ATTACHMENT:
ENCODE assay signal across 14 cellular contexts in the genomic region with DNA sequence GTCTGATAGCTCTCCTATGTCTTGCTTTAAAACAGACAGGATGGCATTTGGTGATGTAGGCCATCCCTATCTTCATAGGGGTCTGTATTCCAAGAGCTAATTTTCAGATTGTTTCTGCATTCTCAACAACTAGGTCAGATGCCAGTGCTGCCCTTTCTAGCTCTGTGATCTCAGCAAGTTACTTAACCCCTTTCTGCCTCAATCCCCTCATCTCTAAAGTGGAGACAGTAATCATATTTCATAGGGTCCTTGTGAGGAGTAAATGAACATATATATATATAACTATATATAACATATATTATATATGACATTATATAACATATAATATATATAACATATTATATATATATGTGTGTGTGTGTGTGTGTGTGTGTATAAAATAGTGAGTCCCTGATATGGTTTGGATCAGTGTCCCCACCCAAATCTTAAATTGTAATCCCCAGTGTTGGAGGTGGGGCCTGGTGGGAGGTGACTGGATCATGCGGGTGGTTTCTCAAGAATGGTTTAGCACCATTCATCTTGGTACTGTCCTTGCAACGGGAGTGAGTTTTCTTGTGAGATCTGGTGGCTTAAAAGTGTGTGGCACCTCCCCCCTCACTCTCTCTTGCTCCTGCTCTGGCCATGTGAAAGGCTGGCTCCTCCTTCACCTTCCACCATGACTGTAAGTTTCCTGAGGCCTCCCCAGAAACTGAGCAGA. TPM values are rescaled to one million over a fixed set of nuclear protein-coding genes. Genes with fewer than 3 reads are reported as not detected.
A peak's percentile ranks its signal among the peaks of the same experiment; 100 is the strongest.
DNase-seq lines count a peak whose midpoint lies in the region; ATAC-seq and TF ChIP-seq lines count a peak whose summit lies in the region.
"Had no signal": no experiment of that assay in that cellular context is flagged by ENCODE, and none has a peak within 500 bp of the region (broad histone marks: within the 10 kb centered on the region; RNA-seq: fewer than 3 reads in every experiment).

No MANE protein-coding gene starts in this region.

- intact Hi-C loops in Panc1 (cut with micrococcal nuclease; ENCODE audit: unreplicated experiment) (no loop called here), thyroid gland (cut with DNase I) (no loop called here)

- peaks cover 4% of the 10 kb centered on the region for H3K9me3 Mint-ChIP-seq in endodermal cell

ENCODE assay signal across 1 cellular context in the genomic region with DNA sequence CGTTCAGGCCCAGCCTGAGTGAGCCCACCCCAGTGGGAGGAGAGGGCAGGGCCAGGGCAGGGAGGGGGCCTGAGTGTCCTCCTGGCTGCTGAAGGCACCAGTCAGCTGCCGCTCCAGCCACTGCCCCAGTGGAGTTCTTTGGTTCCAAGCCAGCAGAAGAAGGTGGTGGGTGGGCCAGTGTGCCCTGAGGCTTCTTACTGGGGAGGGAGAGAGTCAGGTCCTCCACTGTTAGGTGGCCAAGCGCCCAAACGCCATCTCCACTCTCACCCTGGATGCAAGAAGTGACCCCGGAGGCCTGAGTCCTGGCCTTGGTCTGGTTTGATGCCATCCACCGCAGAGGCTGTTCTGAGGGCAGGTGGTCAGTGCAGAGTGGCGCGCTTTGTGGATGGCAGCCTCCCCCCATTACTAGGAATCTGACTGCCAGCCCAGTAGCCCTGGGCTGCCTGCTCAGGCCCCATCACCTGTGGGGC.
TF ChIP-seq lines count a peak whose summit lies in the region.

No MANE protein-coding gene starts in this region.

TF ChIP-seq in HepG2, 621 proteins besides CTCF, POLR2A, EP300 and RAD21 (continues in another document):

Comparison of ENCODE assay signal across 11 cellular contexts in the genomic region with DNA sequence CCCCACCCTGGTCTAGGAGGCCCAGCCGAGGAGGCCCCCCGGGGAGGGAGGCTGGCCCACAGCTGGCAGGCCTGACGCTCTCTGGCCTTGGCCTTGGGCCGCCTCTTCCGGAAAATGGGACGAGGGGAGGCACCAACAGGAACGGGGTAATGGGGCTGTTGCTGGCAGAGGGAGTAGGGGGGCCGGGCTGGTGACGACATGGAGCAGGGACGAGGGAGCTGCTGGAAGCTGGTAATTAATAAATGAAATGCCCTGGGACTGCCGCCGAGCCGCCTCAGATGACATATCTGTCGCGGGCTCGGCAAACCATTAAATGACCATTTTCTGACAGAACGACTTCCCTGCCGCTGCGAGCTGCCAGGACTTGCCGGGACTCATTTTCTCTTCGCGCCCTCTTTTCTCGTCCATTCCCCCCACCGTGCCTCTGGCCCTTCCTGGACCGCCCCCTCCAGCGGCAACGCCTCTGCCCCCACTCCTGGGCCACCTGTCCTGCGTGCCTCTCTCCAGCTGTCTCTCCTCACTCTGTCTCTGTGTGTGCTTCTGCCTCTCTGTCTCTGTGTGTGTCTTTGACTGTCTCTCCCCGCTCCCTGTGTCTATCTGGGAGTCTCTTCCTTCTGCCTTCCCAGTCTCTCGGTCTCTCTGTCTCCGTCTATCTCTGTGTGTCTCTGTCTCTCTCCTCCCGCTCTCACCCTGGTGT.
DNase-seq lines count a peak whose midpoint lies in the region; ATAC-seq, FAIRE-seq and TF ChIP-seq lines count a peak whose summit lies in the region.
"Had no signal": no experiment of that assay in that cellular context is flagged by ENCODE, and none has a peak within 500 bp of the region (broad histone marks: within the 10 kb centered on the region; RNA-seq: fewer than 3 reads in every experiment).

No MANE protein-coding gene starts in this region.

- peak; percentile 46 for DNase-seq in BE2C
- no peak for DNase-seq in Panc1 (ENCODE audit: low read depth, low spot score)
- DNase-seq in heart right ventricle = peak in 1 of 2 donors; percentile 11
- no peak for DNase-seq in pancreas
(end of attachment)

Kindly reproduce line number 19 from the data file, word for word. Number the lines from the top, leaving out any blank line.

- no peak for DNase-seq in pancreas